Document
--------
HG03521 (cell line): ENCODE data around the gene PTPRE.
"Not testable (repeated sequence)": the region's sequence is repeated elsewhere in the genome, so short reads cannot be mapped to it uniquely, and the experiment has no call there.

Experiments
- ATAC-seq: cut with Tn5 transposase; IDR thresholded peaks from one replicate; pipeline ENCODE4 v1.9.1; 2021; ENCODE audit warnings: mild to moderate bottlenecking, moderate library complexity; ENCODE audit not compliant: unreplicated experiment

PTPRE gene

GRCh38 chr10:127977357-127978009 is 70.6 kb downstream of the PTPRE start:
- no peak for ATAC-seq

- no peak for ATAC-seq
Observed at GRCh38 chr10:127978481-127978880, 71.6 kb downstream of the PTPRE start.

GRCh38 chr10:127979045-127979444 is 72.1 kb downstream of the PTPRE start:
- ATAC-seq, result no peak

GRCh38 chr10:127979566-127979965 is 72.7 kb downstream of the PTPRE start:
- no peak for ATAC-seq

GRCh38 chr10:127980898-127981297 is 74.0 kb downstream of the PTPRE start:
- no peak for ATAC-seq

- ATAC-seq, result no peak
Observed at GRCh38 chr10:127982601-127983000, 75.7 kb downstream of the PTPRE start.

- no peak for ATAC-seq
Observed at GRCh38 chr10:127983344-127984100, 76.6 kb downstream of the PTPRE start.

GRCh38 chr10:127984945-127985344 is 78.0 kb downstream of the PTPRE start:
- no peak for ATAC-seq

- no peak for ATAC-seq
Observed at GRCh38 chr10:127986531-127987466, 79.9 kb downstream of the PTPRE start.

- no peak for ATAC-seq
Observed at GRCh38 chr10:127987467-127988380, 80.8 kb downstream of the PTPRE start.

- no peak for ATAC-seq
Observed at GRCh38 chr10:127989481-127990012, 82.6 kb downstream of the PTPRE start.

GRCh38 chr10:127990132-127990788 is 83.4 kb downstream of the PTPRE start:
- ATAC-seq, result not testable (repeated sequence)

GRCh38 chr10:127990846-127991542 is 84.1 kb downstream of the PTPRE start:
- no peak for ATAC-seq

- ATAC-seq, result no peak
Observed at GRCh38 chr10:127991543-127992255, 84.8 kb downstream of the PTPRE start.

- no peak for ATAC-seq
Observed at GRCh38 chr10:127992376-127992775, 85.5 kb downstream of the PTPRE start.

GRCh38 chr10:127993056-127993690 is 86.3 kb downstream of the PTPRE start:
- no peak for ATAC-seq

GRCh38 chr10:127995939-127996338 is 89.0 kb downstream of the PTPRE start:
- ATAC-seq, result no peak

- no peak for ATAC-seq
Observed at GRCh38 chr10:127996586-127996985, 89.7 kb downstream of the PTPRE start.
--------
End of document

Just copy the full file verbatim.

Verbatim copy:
HG03521 (cell line): ENCODE data around the gene PTPRE.
"Not testable (repeated sequence)": the region's sequence is repeated elsewhere in the genome, so short reads cannot be mapped to it uniquely, and the experiment has no call there.

Experiments
- ATAC-seq: cut with Tn5 transposase; IDR thresholded peaks from one replicate; pipeline ENCODE4 v1.9.1; 2021; ENCODE audit warnings: mild to moderate bottlenecking, moderate library complexity; ENCODE audit not compliant: unreplicated experiment

PTPRE gene

GRCh38 chr10:127977357-127978009 is 70.6 kb downstream of the PTPRE start:
- no peak for ATAC-seq

- no peak for ATAC-seq
Observed at GRCh38 chr10:127978481-127978880, 71.6 kb downstream of the PTPRE start.

GRCh38 chr10:127979045-127979444 is 72.1 kb downstream of the PTPRE start:
- ATAC-seq, result no peak

GRCh38 chr10:127979566-127979965 is 72.7 kb downstream of the PTPRE start:
- no peak for ATAC-seq

GRCh38 chr10:127980898-127981297 is 74.0 kb downstream of the PTPRE start:
- no peak for ATAC-seq

- ATAC-seq, result no peak
Observed at GRCh38 chr10:127982601-127983000, 75.7 kb downstream of the PTPRE start.

- no peak for ATAC-seq
Observed at GRCh38 chr10:127983344-127984100, 76.6 kb downstream of the PTPRE start.

GRCh38 chr10:127984945-127985344 is 78.0 kb downstream of the PTPRE start:
- no peak for ATAC-seq

- no peak for ATAC-seq
Observed at GRCh38 chr10:127986531-127987466, 79.9 kb downstream of the PTPRE start.

- no peak for ATAC-seq
Observed at GRCh38 chr10:127987467-127988380, 80.8 kb downstream of the PTPRE start.

- no peak for ATAC-seq
Observed at GRCh38 chr10:127989481-127990012, 82.6 kb downstream of the PTPRE start.

GRCh38 chr10:127990132-127990788 is 83.4 kb downstream of the PTPRE start:
- ATAC-seq, result not testable (repeated sequence)

GRCh38 chr10:127990846-127991542 is 84.1 kb downstream of the PTPRE start:
- no peak for ATAC-seq

- ATAC-seq, result no peak
Observed at GRCh38 chr10:127991543-127992255, 84.8 kb downstream of the PTPRE start.

- no peak for ATAC-seq
Observed at GRCh38 chr10:127992376-127992775, 85.5 kb downstream of the PTPRE start.

GRCh38 chr10:127993056-127993690 is 86.3 kb downstream of the PTPRE start:
- no peak for ATAC-seq

GRCh38 chr10:127995939-127996338 is 89.0 kb downstream of the PTPRE start:
- ATAC-seq, result no peak

- no peak for ATAC-seq
Observed at GRCh38 chr10:127996586-127996985, 89.7 kb downstream of the PTPRE start.